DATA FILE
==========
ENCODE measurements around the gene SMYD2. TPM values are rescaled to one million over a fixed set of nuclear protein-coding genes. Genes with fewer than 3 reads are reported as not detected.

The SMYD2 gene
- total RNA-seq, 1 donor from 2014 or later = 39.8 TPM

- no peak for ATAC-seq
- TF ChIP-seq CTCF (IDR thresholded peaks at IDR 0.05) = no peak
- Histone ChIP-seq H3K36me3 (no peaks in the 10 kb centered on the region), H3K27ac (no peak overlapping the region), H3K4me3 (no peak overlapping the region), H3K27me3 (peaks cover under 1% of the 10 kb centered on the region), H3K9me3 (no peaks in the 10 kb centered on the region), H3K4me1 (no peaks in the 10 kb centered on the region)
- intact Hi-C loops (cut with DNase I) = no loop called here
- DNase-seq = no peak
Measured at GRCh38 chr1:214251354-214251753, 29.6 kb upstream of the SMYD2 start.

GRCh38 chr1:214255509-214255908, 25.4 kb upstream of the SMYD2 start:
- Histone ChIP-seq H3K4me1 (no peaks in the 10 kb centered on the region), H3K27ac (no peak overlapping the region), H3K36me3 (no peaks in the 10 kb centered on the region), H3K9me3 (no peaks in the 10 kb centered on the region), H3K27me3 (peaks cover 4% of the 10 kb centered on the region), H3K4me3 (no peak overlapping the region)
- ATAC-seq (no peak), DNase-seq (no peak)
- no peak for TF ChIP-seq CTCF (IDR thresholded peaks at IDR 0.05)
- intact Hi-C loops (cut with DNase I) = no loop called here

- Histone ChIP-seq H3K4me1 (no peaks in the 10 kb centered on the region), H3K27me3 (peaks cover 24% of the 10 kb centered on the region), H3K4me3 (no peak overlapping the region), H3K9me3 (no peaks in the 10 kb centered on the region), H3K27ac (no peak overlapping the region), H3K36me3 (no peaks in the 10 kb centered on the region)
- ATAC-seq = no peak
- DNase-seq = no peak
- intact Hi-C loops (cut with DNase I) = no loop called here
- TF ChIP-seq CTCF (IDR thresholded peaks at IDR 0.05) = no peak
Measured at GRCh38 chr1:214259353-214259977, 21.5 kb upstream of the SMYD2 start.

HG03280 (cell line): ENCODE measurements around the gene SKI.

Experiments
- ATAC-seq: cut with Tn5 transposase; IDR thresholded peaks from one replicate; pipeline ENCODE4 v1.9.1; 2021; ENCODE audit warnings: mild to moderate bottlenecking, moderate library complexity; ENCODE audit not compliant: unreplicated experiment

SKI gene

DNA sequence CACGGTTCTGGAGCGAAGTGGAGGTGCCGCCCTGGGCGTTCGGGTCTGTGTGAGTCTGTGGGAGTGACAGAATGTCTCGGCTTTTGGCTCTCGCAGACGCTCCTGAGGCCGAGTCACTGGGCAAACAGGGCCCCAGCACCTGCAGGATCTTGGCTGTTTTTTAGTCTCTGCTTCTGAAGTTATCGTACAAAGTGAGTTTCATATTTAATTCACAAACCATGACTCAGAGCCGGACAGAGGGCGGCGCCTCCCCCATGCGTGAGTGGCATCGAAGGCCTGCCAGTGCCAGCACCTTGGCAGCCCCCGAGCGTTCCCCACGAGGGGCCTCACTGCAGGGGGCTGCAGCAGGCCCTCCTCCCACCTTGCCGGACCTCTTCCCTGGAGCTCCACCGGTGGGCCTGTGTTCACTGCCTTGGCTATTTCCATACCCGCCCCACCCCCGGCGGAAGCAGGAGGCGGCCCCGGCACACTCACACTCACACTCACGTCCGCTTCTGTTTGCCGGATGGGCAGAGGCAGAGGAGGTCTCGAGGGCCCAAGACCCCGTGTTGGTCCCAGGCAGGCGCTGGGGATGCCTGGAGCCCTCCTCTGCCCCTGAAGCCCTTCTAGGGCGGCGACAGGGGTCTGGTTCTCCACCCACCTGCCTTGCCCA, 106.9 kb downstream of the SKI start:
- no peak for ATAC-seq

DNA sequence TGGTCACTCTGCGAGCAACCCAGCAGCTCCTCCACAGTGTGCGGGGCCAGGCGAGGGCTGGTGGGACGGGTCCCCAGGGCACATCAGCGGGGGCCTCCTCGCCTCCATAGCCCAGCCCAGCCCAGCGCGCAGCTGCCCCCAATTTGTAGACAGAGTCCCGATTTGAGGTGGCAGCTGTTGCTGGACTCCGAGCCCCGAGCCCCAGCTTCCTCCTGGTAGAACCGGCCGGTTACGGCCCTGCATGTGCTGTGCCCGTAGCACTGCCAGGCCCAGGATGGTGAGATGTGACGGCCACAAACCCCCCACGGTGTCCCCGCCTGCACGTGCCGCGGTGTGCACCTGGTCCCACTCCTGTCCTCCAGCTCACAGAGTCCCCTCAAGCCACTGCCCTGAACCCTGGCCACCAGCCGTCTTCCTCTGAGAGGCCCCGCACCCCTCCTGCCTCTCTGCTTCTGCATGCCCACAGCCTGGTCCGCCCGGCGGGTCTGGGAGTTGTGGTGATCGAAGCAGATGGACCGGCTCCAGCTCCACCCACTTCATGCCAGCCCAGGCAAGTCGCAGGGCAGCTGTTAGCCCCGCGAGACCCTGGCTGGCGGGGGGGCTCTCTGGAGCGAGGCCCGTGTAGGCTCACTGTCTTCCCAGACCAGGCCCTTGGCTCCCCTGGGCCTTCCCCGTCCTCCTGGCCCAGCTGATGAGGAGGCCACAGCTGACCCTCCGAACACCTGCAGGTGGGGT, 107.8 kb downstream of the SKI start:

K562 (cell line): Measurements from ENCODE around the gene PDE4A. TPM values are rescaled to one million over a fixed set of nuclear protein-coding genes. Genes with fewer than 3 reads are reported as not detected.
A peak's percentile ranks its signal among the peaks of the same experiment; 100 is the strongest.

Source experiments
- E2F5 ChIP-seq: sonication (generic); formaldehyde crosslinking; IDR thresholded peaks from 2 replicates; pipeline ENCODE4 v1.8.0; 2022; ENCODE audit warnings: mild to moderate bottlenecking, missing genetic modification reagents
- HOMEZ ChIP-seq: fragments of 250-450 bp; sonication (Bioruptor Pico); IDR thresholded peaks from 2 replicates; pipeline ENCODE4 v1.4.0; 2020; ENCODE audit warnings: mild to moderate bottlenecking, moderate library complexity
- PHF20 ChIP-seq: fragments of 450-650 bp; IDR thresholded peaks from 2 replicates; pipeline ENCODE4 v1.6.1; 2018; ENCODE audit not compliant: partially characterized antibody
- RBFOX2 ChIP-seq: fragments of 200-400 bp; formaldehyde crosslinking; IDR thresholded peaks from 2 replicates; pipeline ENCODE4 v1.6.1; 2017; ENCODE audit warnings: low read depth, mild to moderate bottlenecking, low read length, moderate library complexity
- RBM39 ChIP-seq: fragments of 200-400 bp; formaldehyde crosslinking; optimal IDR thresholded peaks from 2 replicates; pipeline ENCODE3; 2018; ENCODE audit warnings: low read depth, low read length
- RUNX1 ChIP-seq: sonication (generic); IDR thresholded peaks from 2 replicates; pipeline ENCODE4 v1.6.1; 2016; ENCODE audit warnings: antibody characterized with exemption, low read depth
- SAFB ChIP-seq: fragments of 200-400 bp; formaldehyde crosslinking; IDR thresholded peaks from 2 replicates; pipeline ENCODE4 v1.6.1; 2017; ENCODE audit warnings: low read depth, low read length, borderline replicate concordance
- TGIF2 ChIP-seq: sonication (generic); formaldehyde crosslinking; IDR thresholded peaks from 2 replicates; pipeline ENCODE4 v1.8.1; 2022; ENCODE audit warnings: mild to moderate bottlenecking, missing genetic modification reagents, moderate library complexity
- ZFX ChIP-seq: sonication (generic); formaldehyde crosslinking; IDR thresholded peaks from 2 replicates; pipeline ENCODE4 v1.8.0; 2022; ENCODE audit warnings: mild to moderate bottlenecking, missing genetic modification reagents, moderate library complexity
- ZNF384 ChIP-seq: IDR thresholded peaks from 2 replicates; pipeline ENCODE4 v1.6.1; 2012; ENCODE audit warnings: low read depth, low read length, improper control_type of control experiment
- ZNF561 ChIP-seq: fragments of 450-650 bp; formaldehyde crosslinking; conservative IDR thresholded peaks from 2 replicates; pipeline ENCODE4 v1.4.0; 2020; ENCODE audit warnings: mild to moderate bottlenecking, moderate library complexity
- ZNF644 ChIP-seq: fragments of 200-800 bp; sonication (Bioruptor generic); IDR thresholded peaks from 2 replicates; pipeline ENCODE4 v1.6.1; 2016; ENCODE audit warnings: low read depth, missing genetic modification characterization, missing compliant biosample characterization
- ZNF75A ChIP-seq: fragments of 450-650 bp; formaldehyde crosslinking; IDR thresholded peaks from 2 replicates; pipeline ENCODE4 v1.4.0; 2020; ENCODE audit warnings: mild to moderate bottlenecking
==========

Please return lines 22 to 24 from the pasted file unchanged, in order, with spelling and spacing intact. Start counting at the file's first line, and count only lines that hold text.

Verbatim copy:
Experiments
- ATAC-seq: cut with Tn5 transposase; IDR thresholded peaks from one replicate; pipeline ENCODE4 v1.9.1; 2021; ENCODE audit warnings: mild to moderate bottlenecking, moderate library complexity; ENCODE audit not compliant: unreplicated experiment

SKI gene